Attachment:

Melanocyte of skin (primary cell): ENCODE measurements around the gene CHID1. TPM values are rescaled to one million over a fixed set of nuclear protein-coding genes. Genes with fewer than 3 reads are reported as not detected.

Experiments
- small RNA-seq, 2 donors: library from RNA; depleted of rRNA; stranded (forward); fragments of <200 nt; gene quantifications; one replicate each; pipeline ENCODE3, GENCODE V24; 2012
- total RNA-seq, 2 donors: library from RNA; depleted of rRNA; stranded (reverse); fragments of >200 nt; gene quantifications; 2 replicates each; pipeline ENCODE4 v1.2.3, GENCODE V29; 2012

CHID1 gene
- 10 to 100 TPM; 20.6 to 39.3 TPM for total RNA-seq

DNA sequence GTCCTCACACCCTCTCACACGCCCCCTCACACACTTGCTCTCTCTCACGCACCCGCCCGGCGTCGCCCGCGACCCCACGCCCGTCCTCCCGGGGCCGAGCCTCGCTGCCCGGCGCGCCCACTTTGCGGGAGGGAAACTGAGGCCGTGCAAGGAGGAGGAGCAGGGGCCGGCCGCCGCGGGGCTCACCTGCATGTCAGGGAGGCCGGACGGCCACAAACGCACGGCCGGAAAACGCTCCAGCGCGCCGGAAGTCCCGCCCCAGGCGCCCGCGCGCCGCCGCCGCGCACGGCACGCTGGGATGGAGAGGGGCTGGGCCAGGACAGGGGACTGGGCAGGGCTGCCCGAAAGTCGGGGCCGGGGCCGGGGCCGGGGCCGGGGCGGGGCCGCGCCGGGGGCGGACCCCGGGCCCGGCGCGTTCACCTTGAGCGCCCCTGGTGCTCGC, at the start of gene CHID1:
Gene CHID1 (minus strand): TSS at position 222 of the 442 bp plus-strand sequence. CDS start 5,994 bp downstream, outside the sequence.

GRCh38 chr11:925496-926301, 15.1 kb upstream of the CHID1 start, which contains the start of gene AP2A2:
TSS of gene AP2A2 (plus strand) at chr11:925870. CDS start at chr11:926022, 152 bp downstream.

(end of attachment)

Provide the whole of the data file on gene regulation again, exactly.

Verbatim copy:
Melanocyte of skin (primary cell): ENCODE measurements around the gene CHID1. TPM values are rescaled to one million over a fixed set of nuclear protein-coding genes. Genes with fewer than 3 reads are reported as not detected.

Experiments
- small RNA-seq, 2 donors: library from RNA; depleted of rRNA; stranded (forward); fragments of <200 nt; gene quantifications; one replicate each; pipeline ENCODE3, GENCODE V24; 2012
- total RNA-seq, 2 donors: library from RNA; depleted of rRNA; stranded (reverse); fragments of >200 nt; gene quantifications; 2 replicates each; pipeline ENCODE4 v1.2.3, GENCODE V29; 2012

CHID1 gene
- 10 to 100 TPM; 20.6 to 39.3 TPM for total RNA-seq

DNA sequence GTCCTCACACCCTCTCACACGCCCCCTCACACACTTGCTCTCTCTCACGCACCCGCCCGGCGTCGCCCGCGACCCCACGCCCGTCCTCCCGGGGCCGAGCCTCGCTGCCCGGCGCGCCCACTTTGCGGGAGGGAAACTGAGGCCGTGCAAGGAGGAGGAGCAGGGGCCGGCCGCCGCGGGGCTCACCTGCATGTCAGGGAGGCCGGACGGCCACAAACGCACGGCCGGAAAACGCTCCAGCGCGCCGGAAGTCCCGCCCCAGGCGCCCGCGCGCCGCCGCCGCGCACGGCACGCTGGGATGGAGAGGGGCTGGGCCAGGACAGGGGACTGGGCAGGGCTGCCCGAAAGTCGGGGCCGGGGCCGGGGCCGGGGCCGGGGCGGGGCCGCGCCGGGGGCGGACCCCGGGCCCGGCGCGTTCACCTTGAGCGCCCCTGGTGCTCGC, at the start of gene CHID1:
Gene CHID1 (minus strand): TSS at position 222 of the 442 bp plus-strand sequence. CDS start 5,994 bp downstream, outside the sequence.

GRCh38 chr11:925496-926301, 15.1 kb upstream of the CHID1 start, which contains the start of gene AP2A2:
TSS of gene AP2A2 (plus strand) at chr11:925870. CDS start at chr11:926022, 152 bp downstream.